Got the latest baby gadget? Follow the rules

A child safety expert says it’s critical to respect the guidelines.
The Babocush is designed to provide an authentically comforting sensation—but parents should never let an infant sleep on it. (For Spectrum Health Beat)
The Babocush is designed to provide an authentically comforting sensation—ideal for parents trying to calm a crying baby. (For Spectrum Health Beat)

It seems like there’s always some new product on the market appealing to the perpetually exhausted parents of newborns.

Invariably, every new gadget promises to soothe fussy babies and make life easier for moms and dads.

The latest is Babocush, a vibrating soother that has become so popular with parents of newborns that it’s often out of stock on the company’s website.

The device aims to provide an authentic, comforting sensation that a traditional rocker or bouncer can’t necessarily provide.

Here’s how it works: A baby is placed onto the Babocush’s comfy, foam mattress—belly down, slightly upright and face to the side—and secured into a cozy five-point harness. The device then delivers a gentle, soothing vibration and heartbeat sound. It also includes two additional straps to secure the device to a separate baby chair or rocker.

Sounds handy, right? It very well may be.

But buyers should definitely be mindful about heeding the manufacturer’s guidelines, said Jennifer Hoekstra, injury prevention program coordinator at Spectrum Health Helen DeVos Children’s Hospital.

“The reason this product is so popular is that it is absolutely meeting a need that parents are longing for,” Hoekstra said. “But the company has some really specific safety guidelines on their website and in the owner’s manual that parents must follow in order for this to be a safe product.”

1. Do not let your baby sleep on the product.

This is specifically stated in the Frequently Asked Questions section of the product website. If a baby falls asleep on the Babocush, parents should immediately transfer the baby into a crib, according to the manufacturer.

Hoekstra stressed the importance of following this guideline.

“This is not a safe sleeping space for your baby,” Hoekstra said. “Making sure babies sleep alone, on their back, on a firm-surfaced sleeping area is the only safe way babies can sleep. The Babocush is intended to settle down baby and allow them to have some tummy time, but always with the supervision of an attentive parent or caregiver.”

Hoekstra is concerned some parents will be tempted to let their baby sleep on the Babocush, if only to avoid disturbing their sleeping child.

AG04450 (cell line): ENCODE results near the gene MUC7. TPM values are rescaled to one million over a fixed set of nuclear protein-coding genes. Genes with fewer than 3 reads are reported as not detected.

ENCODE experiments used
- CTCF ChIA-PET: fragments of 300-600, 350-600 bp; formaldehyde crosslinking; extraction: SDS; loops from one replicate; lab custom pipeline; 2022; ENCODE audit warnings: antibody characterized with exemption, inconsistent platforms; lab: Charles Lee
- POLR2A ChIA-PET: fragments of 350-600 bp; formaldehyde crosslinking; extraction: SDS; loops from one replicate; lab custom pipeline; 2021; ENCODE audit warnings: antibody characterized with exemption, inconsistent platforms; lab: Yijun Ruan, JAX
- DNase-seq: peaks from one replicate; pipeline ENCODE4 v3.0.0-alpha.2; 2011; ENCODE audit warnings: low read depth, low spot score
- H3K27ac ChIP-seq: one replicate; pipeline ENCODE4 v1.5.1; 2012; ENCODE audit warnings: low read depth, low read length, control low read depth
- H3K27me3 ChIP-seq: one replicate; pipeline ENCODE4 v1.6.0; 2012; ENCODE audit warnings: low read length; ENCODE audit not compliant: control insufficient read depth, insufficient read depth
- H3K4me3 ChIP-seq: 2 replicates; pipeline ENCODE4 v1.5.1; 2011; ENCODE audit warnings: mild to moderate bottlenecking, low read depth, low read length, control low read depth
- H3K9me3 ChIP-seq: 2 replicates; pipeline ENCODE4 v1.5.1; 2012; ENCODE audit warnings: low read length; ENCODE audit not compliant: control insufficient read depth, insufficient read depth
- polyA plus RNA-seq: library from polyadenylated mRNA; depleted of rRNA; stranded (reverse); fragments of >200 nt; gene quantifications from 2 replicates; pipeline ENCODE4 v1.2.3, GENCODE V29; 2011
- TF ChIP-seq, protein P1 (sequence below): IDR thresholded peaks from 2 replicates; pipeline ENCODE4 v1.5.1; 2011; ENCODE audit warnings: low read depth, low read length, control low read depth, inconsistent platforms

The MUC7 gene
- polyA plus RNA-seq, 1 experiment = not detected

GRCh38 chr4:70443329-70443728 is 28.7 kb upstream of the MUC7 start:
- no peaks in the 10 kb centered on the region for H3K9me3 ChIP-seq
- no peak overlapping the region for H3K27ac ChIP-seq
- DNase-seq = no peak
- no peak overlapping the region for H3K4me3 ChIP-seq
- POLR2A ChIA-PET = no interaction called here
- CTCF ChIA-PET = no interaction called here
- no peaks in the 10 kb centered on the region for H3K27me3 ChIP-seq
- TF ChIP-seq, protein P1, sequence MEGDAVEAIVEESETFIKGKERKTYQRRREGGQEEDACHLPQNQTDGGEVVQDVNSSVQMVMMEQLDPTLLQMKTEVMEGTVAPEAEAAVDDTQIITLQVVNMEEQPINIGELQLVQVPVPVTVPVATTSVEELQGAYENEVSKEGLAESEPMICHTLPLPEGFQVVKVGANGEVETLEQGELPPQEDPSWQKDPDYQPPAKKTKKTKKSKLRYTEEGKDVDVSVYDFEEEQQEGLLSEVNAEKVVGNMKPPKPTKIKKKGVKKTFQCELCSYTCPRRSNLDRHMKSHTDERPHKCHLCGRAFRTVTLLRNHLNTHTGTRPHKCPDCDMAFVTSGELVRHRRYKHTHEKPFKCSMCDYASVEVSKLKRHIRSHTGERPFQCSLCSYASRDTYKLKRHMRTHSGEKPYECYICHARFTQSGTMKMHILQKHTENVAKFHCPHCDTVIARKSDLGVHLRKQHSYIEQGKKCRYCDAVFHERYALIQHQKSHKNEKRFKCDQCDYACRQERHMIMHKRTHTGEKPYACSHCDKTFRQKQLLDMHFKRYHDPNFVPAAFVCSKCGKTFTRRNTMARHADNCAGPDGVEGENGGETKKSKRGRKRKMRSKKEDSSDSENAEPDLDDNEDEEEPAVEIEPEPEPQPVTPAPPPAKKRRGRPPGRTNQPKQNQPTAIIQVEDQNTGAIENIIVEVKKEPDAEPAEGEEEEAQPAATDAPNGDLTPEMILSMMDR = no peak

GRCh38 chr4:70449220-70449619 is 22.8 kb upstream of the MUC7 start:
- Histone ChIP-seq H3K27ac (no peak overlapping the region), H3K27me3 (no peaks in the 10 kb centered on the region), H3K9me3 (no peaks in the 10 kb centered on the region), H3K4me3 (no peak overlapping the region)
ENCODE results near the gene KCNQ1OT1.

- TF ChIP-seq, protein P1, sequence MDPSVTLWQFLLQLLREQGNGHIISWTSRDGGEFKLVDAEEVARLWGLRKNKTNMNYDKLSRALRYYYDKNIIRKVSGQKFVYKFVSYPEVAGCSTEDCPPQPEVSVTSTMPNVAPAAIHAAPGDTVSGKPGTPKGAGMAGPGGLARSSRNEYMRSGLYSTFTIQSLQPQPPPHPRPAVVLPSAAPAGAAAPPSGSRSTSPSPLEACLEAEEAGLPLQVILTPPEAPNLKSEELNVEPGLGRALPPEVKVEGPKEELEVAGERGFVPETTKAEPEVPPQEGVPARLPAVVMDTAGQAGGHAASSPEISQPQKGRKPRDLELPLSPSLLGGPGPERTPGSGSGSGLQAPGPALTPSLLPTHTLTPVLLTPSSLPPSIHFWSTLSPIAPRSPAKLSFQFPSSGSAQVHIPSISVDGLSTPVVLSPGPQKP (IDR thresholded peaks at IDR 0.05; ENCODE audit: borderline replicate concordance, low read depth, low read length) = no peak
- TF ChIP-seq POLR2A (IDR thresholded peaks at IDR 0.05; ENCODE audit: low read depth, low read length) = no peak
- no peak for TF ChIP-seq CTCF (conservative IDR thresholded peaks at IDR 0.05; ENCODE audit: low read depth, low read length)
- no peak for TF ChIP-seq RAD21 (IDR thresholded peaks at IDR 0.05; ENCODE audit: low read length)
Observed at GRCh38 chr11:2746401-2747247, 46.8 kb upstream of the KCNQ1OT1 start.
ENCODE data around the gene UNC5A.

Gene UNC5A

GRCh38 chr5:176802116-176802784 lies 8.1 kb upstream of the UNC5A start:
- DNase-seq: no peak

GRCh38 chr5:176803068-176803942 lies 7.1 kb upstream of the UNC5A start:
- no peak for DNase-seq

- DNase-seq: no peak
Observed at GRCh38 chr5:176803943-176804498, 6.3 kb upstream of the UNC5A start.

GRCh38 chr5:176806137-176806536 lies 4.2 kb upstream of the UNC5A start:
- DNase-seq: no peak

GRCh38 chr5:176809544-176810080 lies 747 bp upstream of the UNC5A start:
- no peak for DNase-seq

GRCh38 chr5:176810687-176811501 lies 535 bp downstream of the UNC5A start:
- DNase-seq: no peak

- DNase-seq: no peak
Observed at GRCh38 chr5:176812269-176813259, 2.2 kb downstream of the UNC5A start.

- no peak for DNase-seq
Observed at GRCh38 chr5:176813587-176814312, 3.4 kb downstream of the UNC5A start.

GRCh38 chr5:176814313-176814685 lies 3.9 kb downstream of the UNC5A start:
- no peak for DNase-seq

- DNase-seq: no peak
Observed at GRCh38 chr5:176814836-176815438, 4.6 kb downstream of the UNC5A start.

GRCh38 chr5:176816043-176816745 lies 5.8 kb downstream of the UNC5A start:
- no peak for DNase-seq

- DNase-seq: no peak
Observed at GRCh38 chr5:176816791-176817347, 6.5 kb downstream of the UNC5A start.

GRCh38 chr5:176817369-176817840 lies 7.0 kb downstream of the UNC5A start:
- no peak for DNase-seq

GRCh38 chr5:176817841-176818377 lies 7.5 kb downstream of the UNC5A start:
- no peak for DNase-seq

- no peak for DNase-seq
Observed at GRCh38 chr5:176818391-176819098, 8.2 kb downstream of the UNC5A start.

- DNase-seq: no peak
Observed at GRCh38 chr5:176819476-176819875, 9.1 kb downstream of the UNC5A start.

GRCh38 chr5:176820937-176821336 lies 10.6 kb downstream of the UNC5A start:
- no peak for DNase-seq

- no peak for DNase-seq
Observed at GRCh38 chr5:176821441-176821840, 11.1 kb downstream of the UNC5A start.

“That is definitely the No. 1 concern,” she said. “‘My baby finally fell asleep! Are you crazy? I’m going to take a nap.’”

But it is imperative that parents transfer the baby to a safe sleeping space.

A baby should never sleep on his belly for two reasons, she said. First, the baby’s face can get pressed against the mattress, covering or blocking the airway. Second, when a baby is on his belly, his esophagus is now on top of the trachea.

The esophagus is essentially the food tube and the trachea is the breathing tube. If a baby spits up while lying on his tummy, gravity can pull the food into the breathing tube.

When a baby sleeps on his back, however, the food tube is on the bottom and the breathing tube is on the top.

“We know that the back-sleeping position is a much better way to sleep,” Hoekstra said.

Edgar Beaumont, MD, a neonatologist at Spectrum Health Helen DeVos Children’s Hospital, also stressed that babies should sleep on their backs at all times, on a firm mattress with nothing else in or on the bed. This means no toys, no pillows, no bumper pads and no blankets.

“For the accidental deaths that occur due to airway obstruction, if those objects are not there, it’s not going to happen,” Dr. Beaumont said. “Everybody baby-proofs their house when their children become toddlers. This is kind of baby-proofing the crib to make it as safe as possible.”

Dr. Beaumont said Safe to Sleep guidelines, which are now 20 years old, have resulted in much lower infant death rates—in some countries, up to 50 percent lower than just two decades ago.

Dr. Beaumont remembers the year the guidelines came out—experts insisted babies would be safer sleeping on their backs.

“I was skeptical,” the doctor said. “It sounded much too simple to be true, and yet it is. The numbers in this country have dropped dramatically.”

2. Secure the Babocush properly.

Secure the device with the straps and don’t place it on floors that are made of wood, tile or any other smooth surface.

The product does not come with its own rocker or chair. Instead, it’s designed to be strapped to another baby chair or rocker that meets the product’s designated guidelines, or it should be used on a carpeted floor.

“One of the biggest temptations will be to put this foam device on something else,” Hoekstra said.

She said it’s not safe for slippery floor surfaces, an adult bed or any raised surfaces.

If you do place it on an approved device, it’s important to use the two safety straps, Hoekstra said.

3. The gadget does not replace the supervision of a caregiver.

Hoekstra urged parents to remember that this device—and any device for newborns or children—does not replace the watchful eye of a responsible adult.

The Babocush website says a baby should never be left unattended on the product.

“Like all baby products, there are moments and times when those products can be helpful tools for parents who are struggling with settling their child or getting them to calm down,” Hoekstra said. “But no product is a replacement for a loving parent or guardian.”

Spectrum Health’s injury prevention program offers a variety of programs including car seat safety events. If you are looking for information to keep your children safe, you may reach them at 616.391.7233.

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